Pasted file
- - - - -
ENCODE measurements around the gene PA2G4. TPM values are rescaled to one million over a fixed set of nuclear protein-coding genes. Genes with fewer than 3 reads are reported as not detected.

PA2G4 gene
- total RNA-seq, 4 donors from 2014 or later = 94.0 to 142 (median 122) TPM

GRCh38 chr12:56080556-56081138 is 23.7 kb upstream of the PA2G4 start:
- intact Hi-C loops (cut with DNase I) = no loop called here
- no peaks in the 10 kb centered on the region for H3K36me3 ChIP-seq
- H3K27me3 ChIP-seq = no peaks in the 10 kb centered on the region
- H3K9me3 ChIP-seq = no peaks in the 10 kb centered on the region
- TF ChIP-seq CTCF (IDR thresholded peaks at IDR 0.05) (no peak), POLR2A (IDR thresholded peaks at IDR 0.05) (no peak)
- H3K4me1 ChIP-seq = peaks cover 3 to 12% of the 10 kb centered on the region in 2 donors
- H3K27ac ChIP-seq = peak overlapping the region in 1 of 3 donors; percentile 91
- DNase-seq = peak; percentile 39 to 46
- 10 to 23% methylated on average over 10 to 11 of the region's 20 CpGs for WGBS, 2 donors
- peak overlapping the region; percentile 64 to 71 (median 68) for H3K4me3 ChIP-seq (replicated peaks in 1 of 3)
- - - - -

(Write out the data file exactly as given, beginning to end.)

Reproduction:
ENCODE measurements around the gene PA2G4. TPM values are rescaled to one million over a fixed set of nuclear protein-coding genes. Genes with fewer than 3 reads are reported as not detected.

PA2G4 gene
- total RNA-seq, 4 donors from 2014 or later = 94.0 to 142 (median 122) TPM

GRCh38 chr12:56080556-56081138 is 23.7 kb upstream of the PA2G4 start:
- intact Hi-C loops (cut with DNase I) = no loop called here
- no peaks in the 10 kb centered on the region for H3K36me3 ChIP-seq
- H3K27me3 ChIP-seq = no peaks in the 10 kb centered on the region
- H3K9me3 ChIP-seq = no peaks in the 10 kb centered on the region
- TF ChIP-seq CTCF (IDR thresholded peaks at IDR 0.05) (no peak), POLR2A (IDR thresholded peaks at IDR 0.05) (no peak)
- H3K4me1 ChIP-seq = peaks cover 3 to 12% of the 10 kb centered on the region in 2 donors
- H3K27ac ChIP-seq = peak overlapping the region in 1 of 3 donors; percentile 91
- DNase-seq = peak; percentile 39 to 46
- 10 to 23% methylated on average over 10 to 11 of the region's 20 CpGs for WGBS, 2 donors
- peak overlapping the region; percentile 64 to 71 (median 68) for H3K4me3 ChIP-seq (replicated peaks in 1 of 3)